Nail biting is one of those habits that is so common in both children and adults. I know this only too well because I was a nail-biter from a very early age. Children often copy the behaviour of their parents, until it becomes automatic within them. In my case, I copied my father, picked up the habit from him and it ended up staying with me for almost 30 years! Other habits that children can copy from their parents are phobias – if parents constantly repeat that something is to be feared, children will inevitably start fearing the object that causes the fear in their parents. Yes, many phobias are simply inherited. But that is another topic and you can read about phobias here (Hypnotherapy for anxiety, stress, phobias ).
If the nail biting habit is not copied from parents or other significant caregivers, then the two major causes for it are stress and anxiety. Nail biting often becomes a way of coping with these as the body produces feel-good neurotransmitters (serotonin and endorphins) when a person bites their nails. This is simply because the body is reacting to the initial pain of nail biting. Therefore, many nail biters will tell you that it makes them feel good and, surely enough, that it almost feels like an addiction. However, through the constant repetition of putting fingers in one’s mouth and biting them, it becomes an automatic process. As a result, people will bite their nails even when they are not particularly stressed and they may often bite their nails without even realising that they are doing it.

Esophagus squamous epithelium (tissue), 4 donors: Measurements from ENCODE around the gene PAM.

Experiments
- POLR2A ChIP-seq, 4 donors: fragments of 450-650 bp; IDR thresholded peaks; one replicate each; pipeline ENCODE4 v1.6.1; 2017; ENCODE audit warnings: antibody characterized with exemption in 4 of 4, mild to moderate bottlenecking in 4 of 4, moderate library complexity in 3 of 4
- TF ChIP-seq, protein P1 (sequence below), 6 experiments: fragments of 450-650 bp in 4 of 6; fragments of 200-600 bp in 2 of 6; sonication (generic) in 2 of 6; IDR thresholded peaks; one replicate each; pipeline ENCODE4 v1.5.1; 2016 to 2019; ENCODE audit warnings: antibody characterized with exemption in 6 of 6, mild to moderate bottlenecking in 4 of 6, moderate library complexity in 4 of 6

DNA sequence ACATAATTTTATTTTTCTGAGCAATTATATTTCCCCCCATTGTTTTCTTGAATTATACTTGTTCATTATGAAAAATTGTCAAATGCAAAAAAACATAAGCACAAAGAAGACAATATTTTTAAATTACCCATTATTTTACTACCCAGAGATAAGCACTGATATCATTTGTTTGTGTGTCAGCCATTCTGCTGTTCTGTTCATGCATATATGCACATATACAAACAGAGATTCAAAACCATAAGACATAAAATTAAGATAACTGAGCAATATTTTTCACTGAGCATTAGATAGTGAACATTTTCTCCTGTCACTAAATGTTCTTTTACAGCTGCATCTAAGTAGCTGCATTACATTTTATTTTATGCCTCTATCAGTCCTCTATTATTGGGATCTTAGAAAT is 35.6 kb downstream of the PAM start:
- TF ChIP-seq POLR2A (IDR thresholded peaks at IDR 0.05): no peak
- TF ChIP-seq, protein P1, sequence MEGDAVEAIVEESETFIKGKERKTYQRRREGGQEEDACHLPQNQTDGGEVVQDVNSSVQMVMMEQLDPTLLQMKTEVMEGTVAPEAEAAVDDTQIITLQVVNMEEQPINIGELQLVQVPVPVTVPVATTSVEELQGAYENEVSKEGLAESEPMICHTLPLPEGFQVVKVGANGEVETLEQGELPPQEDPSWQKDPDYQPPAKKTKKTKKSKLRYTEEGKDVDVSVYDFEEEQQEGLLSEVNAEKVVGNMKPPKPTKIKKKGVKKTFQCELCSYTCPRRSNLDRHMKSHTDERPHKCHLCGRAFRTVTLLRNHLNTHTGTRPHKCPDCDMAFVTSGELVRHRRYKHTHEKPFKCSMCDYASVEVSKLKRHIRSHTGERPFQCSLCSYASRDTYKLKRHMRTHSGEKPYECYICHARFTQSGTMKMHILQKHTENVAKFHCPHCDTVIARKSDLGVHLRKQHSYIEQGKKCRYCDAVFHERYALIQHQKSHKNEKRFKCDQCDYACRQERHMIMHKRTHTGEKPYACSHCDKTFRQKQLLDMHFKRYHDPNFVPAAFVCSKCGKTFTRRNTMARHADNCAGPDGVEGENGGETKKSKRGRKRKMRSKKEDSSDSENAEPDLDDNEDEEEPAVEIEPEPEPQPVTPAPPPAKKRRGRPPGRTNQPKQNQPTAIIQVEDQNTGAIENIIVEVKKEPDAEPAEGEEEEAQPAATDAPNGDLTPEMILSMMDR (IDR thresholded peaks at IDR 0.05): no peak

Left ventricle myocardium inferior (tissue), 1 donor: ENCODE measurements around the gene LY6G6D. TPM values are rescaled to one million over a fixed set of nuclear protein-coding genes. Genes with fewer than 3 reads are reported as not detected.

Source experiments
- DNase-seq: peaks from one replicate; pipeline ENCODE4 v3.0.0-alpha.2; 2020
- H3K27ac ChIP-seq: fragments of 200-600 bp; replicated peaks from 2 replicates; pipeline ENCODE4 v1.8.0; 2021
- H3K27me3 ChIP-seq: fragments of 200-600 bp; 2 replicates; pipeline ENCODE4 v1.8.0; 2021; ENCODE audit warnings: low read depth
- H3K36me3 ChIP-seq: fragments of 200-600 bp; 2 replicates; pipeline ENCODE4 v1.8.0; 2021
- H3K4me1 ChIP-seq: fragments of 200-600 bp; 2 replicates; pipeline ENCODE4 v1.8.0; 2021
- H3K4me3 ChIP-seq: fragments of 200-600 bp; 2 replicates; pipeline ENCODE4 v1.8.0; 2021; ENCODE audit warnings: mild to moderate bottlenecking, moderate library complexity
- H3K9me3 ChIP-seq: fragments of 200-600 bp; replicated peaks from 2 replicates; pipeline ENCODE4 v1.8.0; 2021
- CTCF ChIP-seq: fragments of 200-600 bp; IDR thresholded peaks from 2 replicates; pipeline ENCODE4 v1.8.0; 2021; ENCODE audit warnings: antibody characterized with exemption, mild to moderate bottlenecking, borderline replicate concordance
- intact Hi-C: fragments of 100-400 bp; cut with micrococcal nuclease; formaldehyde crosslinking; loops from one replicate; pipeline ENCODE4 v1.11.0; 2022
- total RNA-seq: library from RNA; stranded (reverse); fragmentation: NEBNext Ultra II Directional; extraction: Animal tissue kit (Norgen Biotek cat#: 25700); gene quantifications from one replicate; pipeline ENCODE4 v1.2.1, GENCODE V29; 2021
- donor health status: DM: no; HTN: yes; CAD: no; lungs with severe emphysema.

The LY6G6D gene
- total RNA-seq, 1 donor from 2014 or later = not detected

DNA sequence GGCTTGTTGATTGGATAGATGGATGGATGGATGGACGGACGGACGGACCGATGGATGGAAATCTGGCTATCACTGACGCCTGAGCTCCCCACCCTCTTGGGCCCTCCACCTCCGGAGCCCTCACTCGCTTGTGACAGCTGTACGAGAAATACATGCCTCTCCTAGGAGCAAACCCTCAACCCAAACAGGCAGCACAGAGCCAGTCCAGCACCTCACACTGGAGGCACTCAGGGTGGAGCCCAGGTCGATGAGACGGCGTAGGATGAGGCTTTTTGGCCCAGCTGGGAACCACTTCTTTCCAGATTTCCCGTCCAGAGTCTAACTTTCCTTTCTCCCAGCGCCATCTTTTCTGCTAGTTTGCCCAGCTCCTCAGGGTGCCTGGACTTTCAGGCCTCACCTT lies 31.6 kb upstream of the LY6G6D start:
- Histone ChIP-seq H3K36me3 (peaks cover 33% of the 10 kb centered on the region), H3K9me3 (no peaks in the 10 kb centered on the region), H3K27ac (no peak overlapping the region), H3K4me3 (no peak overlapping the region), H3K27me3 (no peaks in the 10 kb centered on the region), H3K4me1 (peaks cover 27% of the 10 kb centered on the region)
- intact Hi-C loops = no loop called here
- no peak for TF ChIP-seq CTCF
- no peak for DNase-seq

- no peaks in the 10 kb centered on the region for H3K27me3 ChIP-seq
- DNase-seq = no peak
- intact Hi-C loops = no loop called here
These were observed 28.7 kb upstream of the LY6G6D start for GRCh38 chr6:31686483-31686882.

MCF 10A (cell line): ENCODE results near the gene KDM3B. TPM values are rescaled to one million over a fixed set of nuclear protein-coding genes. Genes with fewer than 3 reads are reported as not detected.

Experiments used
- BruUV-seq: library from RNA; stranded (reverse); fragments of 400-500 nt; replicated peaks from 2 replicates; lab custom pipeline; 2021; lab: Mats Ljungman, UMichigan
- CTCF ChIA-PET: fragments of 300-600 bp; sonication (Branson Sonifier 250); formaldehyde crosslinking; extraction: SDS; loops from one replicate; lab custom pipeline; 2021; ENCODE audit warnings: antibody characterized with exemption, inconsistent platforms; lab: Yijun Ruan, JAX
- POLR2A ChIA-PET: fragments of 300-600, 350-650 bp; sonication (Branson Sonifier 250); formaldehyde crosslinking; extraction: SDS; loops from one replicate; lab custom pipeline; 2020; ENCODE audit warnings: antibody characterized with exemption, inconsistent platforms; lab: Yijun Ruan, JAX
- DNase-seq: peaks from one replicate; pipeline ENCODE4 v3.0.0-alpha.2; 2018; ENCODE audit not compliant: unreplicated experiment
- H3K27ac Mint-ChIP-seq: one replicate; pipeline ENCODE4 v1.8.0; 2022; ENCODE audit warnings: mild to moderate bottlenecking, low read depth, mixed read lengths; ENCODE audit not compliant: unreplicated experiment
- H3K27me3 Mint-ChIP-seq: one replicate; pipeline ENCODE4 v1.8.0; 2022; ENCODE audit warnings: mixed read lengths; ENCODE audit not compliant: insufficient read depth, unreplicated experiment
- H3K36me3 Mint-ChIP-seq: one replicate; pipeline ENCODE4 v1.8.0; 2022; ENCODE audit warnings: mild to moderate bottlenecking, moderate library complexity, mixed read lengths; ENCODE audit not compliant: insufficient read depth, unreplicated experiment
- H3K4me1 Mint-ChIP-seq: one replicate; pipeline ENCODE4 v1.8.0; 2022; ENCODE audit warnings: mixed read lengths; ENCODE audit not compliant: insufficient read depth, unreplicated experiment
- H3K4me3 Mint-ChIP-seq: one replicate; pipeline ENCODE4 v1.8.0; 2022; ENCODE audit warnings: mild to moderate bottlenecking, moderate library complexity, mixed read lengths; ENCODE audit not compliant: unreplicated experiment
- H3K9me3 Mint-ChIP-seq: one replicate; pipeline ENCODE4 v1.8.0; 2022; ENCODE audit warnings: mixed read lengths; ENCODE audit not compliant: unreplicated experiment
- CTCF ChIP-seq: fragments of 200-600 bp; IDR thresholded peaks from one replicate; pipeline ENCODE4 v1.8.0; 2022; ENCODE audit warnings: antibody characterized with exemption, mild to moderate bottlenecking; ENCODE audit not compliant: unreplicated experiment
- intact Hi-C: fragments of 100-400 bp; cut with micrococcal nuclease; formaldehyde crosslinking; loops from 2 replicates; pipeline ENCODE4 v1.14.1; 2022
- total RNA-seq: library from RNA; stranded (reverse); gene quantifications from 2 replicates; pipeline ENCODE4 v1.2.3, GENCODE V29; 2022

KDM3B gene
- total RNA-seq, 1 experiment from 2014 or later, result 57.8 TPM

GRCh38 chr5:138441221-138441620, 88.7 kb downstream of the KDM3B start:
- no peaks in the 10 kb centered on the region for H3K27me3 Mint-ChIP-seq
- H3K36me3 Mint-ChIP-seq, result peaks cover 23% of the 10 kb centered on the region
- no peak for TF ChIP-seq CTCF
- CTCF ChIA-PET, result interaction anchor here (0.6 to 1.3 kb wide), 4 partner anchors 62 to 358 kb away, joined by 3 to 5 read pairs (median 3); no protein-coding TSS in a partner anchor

Nail biting is not something people like to do but simply end up doing subconsciously. It feels like it is almost impossible to stop no matter how hard you try. Nail biters often feel embarrassed and self-conscious but can feel powerless when it comes to stopping the habit. Moreover, it can be a rather dangerous habit too, due to all kinds of bacteria and dirt getting into our bodies via the hands.
So, the nail biting habit needs to be seen for what it is – a habit that became so automatic that people engage in it even without thinking. As I said earlier, I have first hand experience with it. I successfully used hypnotherapy to break my nail biting habit a few years ago and I haven’t bitten my nails since. It was the experience of stopping biting my nails (as well as stopping smoking) through hypnotherapy that led me to train and become a hypnotherapist myself.
So how can hypnotherapy help?
I have successfully dealt with the nail biting habit and helped many people to stop it. Hypnotherapy is used to break the automatic nature, repetition and compulsion which are at the core of the nail biting habit. It is literally ‘rewiring’ and changing your subconscious brain patterns so that you do not engage in these any longer. Gradually, you will become conscious and aware of your automatic nail biting behaviour, will be able to control the urge to do it and eventually you will be able to stop the process completely.
Hypnotherapy can also be useful in helping you to control and cope with anxiety and stress so that you don’t have to use nail biting in order to deal with it. I can teach you various techniques that you can use to help to yourself relax and control stress. And, if you are a woman (or an enlightened man!), your reward may also be in being able to go and have your nails done professionally. I can tell you, it is a great feeling!
I am a trained analytical hypnotherapist and hypnopsychotherapist based in Larbert, near Falkirk, Central Scotland and I can help you stop biting your nails just as I helped to do so to many others.